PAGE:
Rana Foroohar

Why China Keeps Growing

How can China keep growing in the midst of a global recession that's taking everyone else down? The conventional wisdom is that it can't -- even China bulls like Morgan Stanley's Ruchir Sharma have said so in Newsweek.

Marry A Farmer

That was legendary investor Jim Rogers' advice to me earlier this week. We were chatting about his continued bullishness on commodities (back in 2005, he wrote "Hot Commodities: How Anyone Can Invest Profitably In the World's Best Market"), despite the recent fall in oil prices.

Down With The Dollar, Up With Oil

A week or so ago, Chinese premier Wen Jiabao was "a little bit worried" about the stability of the U.S. dollar. Now, it appears he's really sweating it, because the Chinese just came out in favor of ditching the dollar and replacing it with a new global reserve currency system.

The West and the Rest

Maybe it's time to resurrect the idea of economic decoupling. For those who don't remember, that was the idea—much touted at the beginning of the financial crisis—that poor but up and coming nations like China, India, Brazil, and Russia (aka the BRICs) weren't going to follow the US and Europe into recession.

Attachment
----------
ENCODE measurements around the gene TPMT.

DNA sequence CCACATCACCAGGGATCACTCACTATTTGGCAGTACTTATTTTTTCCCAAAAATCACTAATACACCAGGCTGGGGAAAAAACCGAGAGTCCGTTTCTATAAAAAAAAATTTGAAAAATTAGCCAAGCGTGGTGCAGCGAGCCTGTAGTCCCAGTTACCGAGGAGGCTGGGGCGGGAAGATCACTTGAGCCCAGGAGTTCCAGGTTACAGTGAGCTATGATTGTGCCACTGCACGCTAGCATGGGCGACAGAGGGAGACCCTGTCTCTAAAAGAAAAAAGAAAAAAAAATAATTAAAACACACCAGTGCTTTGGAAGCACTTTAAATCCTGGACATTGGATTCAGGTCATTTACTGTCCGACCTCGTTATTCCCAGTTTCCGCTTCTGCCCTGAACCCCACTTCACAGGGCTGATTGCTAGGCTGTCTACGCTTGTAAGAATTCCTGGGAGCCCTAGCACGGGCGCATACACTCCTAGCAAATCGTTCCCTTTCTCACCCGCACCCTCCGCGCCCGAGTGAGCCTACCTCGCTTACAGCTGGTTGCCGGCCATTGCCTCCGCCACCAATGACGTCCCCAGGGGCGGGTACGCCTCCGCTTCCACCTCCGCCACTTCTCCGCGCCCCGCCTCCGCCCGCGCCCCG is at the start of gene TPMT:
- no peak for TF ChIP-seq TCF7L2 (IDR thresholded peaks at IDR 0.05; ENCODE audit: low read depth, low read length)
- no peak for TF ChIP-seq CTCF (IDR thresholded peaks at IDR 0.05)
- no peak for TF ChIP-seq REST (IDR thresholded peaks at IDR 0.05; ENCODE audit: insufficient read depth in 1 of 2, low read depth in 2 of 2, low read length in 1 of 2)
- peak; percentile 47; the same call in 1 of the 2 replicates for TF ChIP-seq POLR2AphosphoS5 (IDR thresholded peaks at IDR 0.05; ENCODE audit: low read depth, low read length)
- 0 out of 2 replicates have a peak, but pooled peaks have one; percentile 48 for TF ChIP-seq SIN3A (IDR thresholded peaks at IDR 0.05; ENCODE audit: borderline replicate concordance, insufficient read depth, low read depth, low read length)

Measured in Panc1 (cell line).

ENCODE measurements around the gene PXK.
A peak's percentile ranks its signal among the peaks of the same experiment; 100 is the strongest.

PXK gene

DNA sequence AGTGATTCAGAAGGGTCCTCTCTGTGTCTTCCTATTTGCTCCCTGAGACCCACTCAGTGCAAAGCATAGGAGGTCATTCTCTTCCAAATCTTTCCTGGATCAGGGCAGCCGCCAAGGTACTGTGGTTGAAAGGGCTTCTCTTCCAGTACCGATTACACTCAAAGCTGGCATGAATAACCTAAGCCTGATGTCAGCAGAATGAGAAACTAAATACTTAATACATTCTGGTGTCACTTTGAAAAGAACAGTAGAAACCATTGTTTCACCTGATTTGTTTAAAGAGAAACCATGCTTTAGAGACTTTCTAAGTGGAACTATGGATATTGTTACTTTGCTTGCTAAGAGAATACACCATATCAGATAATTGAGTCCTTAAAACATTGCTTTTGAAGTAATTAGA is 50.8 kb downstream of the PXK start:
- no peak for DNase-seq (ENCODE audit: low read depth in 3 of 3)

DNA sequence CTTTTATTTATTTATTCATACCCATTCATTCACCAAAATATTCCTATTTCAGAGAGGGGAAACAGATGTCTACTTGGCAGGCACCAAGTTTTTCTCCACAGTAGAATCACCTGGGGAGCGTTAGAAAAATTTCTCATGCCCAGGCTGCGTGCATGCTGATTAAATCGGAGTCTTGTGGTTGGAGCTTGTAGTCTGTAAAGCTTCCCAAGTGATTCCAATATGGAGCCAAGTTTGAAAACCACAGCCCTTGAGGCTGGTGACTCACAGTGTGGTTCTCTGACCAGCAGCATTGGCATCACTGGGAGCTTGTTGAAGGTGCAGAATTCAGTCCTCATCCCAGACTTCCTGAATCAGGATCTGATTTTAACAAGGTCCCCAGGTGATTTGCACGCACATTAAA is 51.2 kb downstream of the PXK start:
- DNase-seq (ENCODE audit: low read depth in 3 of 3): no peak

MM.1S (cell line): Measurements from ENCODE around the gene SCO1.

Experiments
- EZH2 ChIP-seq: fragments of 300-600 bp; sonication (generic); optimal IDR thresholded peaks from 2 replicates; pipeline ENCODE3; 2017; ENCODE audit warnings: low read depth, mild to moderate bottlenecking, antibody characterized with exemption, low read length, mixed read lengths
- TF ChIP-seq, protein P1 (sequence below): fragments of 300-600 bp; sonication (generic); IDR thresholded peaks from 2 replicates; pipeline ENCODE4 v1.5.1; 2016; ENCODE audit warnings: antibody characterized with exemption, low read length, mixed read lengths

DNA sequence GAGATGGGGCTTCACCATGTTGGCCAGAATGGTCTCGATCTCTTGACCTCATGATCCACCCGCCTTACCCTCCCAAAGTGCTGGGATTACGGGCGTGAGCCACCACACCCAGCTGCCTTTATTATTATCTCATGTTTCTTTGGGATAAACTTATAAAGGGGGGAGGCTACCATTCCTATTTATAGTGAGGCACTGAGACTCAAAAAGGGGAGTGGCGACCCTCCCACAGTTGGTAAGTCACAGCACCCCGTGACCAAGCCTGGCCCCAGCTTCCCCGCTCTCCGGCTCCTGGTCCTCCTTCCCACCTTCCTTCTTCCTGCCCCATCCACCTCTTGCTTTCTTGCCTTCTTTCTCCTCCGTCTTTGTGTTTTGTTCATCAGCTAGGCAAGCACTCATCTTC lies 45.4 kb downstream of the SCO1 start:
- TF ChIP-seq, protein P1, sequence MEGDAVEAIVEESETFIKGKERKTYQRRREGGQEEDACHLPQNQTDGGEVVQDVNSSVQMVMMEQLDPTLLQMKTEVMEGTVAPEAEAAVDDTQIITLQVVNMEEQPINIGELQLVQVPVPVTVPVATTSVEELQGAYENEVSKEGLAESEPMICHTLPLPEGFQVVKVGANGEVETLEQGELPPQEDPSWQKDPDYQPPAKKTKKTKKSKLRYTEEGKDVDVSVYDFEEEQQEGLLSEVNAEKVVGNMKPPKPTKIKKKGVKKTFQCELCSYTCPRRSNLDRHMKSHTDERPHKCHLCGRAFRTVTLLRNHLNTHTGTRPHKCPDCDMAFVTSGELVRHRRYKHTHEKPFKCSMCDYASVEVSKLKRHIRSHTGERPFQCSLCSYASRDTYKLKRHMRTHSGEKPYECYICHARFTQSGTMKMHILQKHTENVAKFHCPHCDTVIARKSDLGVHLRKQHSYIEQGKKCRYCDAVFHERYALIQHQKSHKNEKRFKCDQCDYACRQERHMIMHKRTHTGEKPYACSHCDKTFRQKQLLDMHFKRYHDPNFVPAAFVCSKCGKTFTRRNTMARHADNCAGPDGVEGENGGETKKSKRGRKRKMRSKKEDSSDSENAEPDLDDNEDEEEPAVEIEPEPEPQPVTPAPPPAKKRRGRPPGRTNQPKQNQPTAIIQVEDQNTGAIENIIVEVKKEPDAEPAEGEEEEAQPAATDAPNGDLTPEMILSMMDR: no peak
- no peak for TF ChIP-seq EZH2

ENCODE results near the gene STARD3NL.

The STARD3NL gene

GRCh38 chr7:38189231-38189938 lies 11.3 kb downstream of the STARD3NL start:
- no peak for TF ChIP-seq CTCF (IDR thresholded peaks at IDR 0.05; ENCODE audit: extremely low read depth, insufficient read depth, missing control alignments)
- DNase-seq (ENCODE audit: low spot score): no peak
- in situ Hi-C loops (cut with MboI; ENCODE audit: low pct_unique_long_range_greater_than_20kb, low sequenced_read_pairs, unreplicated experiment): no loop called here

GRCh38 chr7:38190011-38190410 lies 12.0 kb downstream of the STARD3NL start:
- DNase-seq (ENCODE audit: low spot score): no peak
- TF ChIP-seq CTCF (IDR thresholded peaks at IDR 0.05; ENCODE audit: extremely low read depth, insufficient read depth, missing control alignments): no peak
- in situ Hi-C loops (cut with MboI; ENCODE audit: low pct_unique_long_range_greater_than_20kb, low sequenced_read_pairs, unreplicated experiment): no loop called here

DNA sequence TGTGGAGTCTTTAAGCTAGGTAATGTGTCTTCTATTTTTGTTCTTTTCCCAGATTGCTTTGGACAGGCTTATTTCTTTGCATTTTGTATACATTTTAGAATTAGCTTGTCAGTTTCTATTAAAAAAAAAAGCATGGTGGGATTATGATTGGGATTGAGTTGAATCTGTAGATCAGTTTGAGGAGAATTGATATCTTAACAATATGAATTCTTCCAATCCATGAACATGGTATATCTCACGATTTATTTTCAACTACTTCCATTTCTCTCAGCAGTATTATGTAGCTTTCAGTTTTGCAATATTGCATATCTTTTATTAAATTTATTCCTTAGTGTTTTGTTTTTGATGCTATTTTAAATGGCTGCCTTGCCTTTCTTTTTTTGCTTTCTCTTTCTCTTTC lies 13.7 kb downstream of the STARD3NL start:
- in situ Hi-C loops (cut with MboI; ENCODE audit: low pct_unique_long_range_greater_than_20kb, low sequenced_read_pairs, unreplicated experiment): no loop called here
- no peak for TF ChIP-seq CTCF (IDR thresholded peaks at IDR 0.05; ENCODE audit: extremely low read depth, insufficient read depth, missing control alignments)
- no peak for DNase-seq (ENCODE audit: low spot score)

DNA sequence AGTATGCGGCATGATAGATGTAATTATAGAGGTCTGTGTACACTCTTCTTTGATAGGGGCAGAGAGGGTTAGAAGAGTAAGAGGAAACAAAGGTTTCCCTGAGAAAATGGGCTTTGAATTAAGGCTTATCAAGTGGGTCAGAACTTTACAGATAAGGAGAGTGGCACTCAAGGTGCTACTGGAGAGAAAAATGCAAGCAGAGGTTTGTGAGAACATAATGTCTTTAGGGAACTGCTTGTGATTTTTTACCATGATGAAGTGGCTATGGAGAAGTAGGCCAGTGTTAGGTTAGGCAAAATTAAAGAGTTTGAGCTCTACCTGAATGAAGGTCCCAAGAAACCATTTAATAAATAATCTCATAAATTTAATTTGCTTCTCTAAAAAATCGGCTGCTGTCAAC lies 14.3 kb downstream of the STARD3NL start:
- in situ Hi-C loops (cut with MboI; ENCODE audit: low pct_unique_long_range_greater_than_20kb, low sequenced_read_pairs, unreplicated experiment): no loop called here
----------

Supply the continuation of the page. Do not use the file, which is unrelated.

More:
Nassim Taleb On The Markets

Trader turned philosopher Nassim Nicholas Taleb would probably be the first to admit the role that chance played in his recent market gains. Though he no longer actively trades himself, the Santa Monica, California-based hedge fund he advises, Universa, has posted gains of between 50 and 110 percent in recent months, even as the S&P is down 40 percent.

Why Low Oil Prices Won't Last

In the midst of last week's market turmoil, there was one piece of good news. Oil prices, which had neared the $150 mark just a few weeks ago, fell back below $100, mainly due to fears about sharply slower global growth as the financial crisis on Wall Street deepens.

Big, But Not Very Bad

Sovereign wealth funds aren't so scary. That's the finding of a new study of SWFs, the booming investment arms of petro states like Saudi Arabia and emerging giants like China.

Ten Cent Solution

The Copenhagen consensus Center, a Danish group that seeks the most cost-effective solutions to the planet's biggest problems, has come out with its new top-30 list of global challenges.

Breaking Up With The IMF

With the end of the International Monetary Fund's $10 billion deal in Turkey, there's been much ado about the country's economic future. Some of it's warranted: Turkey was an IMF poster child, tackling inflation and reducing debt from 76 to 39 percent of GDP since 2001.

Hunger: The Biggest Crisis of All

If you have any doubt about the long-term implications of hunger, consider the following statistic. In North Korea, where food shortages and famine have been endemic for years, the average adolescent is 18 centimeters shorter than his counterpart in South Korea.

NY, London: Fake Losers

Have you noticed that both New York and London claim to be losing the race to become the world's top financial center? Last year New York Mayor Michael Bloomberg fretted that his city is behind, citing a McKinsey survey that blamed onerous SOX regulations imposed after the Enron-era scandals.